Ruth Greenglass added more saying, "Julius then took the info into the bathroom and read it and when he came out he called Ethel and told her she had to type this info immediately. Ethel then sat down at the typewriter, which she placed on a bridge table in the living room, and proceeded to type the info which David had given to Julius." All charges against Ruth were then dropped. David Greenglass served only nine and half years in prison after fully testifying against Julius and Ethel at their trial. Yet David was the one who actually gave away the secrets at Los Alamos. The prosecution was using Ethel Rosenberg. By indicting, convicting and possibly executing her, it planned to get Julius to name names of other spies. This did not work on Julius since he was a true believer. Ethel remained loyal to Julius and didn’t break either. The government ended up with everything it had asked for in bringing the Rosenbergs to trial but not really what it wanted, Julius betraying further spies so as to save Ethel.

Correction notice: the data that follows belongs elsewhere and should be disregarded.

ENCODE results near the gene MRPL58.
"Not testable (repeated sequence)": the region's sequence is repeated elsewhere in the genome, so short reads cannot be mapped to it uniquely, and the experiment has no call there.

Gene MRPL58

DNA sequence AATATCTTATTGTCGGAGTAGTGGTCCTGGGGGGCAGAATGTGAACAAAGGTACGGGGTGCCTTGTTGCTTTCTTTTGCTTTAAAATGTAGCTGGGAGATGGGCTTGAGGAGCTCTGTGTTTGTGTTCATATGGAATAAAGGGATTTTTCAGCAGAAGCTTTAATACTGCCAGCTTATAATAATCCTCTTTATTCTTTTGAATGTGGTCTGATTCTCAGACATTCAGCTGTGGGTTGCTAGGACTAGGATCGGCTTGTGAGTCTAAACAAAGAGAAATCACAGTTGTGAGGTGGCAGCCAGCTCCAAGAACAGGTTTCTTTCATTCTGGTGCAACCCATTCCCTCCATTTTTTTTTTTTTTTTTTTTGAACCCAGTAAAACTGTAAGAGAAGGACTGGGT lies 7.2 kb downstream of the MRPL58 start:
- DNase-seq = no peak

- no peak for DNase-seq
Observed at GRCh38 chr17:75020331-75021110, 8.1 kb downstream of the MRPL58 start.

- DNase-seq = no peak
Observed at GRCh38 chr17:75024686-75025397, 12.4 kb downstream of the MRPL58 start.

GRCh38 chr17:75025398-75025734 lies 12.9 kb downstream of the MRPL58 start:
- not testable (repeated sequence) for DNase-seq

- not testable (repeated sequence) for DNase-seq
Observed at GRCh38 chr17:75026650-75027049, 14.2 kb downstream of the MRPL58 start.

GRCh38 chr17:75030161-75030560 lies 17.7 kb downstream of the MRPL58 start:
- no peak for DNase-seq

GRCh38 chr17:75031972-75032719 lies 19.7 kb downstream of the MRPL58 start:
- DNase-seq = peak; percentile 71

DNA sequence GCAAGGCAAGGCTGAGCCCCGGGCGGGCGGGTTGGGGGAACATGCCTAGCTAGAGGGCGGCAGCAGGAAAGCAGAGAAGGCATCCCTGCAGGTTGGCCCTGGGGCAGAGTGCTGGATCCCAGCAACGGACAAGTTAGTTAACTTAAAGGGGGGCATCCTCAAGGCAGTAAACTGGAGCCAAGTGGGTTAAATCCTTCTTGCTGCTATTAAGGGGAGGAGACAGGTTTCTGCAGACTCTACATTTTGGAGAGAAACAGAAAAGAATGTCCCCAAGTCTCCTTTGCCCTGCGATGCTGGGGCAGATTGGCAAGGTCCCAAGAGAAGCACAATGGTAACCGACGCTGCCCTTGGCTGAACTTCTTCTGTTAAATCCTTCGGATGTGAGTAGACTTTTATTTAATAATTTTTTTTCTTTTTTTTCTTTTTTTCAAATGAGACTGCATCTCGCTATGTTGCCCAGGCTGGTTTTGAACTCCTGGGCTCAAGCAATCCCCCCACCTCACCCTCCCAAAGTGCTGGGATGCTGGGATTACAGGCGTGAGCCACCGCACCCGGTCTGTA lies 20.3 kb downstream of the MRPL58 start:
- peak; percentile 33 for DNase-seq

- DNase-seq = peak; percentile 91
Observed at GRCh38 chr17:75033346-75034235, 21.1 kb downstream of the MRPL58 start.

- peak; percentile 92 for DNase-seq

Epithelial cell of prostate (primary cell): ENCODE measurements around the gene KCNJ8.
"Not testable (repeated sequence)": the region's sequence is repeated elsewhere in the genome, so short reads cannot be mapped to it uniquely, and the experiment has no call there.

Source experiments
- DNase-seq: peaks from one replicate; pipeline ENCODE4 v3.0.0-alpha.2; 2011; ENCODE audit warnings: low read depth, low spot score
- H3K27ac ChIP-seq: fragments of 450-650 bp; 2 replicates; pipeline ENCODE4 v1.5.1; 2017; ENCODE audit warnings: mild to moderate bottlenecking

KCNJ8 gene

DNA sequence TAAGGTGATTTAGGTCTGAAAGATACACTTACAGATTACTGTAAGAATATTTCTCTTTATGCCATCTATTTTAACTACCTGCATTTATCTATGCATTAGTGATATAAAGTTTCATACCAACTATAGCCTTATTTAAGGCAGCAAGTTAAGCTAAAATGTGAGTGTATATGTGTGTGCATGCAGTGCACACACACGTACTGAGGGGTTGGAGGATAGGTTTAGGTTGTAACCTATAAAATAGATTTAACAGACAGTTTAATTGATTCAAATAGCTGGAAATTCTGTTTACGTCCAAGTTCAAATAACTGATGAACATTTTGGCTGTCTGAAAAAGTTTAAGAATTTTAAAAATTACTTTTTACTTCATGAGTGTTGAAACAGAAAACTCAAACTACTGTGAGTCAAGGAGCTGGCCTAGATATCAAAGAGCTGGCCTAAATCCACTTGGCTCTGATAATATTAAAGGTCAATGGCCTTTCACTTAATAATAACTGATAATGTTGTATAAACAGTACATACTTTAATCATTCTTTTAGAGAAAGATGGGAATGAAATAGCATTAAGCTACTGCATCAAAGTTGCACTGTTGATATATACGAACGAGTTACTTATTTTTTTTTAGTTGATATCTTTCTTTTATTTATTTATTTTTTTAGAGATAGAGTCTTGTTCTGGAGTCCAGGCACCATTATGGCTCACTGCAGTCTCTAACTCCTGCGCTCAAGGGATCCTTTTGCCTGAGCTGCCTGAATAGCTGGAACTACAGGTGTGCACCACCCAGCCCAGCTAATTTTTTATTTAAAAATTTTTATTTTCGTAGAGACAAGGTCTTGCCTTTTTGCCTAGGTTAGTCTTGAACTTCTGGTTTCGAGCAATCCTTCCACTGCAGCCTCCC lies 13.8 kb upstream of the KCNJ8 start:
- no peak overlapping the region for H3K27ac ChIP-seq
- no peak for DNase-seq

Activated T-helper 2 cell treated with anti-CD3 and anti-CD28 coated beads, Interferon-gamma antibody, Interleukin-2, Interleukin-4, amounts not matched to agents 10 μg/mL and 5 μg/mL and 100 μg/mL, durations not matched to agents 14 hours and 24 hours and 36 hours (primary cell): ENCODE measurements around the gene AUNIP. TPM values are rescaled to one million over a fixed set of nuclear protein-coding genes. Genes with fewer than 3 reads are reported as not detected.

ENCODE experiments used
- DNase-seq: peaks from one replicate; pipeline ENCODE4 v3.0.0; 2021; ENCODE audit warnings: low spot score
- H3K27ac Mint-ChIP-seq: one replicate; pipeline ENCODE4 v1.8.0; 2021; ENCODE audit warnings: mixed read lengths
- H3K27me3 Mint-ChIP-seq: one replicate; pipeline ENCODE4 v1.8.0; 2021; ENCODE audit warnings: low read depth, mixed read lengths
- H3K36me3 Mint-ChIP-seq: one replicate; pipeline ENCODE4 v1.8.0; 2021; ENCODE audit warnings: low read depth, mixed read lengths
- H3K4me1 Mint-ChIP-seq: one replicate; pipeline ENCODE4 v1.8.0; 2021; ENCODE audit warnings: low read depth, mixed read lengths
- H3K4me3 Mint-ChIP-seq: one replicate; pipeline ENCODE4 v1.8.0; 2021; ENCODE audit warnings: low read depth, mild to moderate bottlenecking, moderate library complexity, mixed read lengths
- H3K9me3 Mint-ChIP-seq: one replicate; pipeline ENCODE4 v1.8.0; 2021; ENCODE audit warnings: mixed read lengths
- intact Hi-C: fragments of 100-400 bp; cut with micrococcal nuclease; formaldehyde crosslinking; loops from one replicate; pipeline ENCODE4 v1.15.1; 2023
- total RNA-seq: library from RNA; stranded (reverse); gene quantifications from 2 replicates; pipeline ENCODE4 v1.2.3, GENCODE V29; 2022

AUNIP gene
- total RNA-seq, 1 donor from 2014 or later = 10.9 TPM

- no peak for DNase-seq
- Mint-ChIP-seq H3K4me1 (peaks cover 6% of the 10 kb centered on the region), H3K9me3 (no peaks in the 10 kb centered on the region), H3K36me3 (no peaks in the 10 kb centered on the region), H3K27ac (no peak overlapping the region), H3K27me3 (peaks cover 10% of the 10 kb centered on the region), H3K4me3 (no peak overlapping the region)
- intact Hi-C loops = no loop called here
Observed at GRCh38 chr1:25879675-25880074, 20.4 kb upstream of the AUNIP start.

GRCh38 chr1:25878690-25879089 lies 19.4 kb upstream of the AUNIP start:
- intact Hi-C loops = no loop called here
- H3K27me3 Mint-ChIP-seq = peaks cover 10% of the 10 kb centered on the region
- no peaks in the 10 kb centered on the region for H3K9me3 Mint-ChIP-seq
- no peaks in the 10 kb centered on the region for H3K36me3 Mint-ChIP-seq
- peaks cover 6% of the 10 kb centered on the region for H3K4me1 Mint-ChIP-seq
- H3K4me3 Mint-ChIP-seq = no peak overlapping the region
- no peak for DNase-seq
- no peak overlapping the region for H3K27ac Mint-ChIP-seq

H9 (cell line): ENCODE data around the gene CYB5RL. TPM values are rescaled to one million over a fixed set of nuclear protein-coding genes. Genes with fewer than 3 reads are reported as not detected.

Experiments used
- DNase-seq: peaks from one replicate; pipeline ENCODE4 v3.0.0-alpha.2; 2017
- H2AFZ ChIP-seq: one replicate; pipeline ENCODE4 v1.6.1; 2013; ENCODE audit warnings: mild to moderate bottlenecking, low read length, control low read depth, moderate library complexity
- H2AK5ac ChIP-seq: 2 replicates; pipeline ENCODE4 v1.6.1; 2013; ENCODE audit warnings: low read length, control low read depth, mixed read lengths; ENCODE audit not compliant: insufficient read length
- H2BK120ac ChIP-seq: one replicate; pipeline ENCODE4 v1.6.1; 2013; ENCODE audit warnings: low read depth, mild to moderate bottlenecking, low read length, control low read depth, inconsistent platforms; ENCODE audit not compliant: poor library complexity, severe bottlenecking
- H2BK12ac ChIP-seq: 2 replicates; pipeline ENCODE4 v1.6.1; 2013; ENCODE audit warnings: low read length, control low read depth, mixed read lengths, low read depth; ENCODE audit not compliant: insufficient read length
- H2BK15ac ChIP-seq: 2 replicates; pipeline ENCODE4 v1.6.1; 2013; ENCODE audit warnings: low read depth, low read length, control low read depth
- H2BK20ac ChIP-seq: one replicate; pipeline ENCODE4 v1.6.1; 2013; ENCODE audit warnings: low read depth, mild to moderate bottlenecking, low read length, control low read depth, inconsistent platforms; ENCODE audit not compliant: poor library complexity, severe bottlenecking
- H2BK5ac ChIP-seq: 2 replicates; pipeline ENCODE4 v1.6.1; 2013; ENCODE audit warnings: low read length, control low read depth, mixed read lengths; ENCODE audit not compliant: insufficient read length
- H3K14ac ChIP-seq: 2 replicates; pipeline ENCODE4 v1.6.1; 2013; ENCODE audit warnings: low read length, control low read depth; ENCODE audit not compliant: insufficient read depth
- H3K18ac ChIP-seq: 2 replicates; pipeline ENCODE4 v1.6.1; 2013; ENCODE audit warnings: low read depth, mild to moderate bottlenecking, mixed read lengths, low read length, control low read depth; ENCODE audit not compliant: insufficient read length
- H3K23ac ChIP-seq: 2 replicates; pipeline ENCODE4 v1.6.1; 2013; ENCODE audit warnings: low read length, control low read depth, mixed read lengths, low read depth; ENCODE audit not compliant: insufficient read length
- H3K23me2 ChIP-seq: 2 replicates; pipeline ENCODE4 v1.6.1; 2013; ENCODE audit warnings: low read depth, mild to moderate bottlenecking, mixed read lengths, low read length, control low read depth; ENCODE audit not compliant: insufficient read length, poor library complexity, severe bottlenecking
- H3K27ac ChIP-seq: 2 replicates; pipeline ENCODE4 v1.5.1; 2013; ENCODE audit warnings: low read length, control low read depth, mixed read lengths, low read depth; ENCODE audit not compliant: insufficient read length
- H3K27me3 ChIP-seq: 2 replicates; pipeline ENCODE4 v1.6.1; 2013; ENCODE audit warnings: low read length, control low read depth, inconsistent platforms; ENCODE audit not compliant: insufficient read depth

Both Rosenbergs were convicted on March 29, 1951, and on April 5 were sentenced to death by Judge Irving Kaufman for transmitting or attempting to transmit to a foreign government information "relating to the national defense.” The Rosenbergs’ convictions helped fuel Senator Joseph McCarthy's investigations into anti-American activities by U.S. citizens. All of the people who named names to the House Unamerican Activities Committee (HUAC) subsequently just followed the David and Ruth Greenglass model of betrayal. The Rosenbergs were the only two American civilians to be executed for espionage-related activity during the Cold War.
If Ethel had had bad luck with men, both a husband and a brother who brought her to ruin, their sons, Michael and Robert, got the worst of it. They were orphaned and no one wanted them (including, of course, the Greenglasses).  They were eventually adopted by an artistic family, the Meeropols, and they took their name. When they were adults, they wrote their own book, wondering about their parents’ guilt or innocence. Although with the new evidence, which has now been released, we know that their father and their uncle were unquestionably guilty of espionage, that same evidence shows that their mother Ethel should not have been found guilty of espionage. There was not a credible case against her. One son became an economics professor and the other an attorney.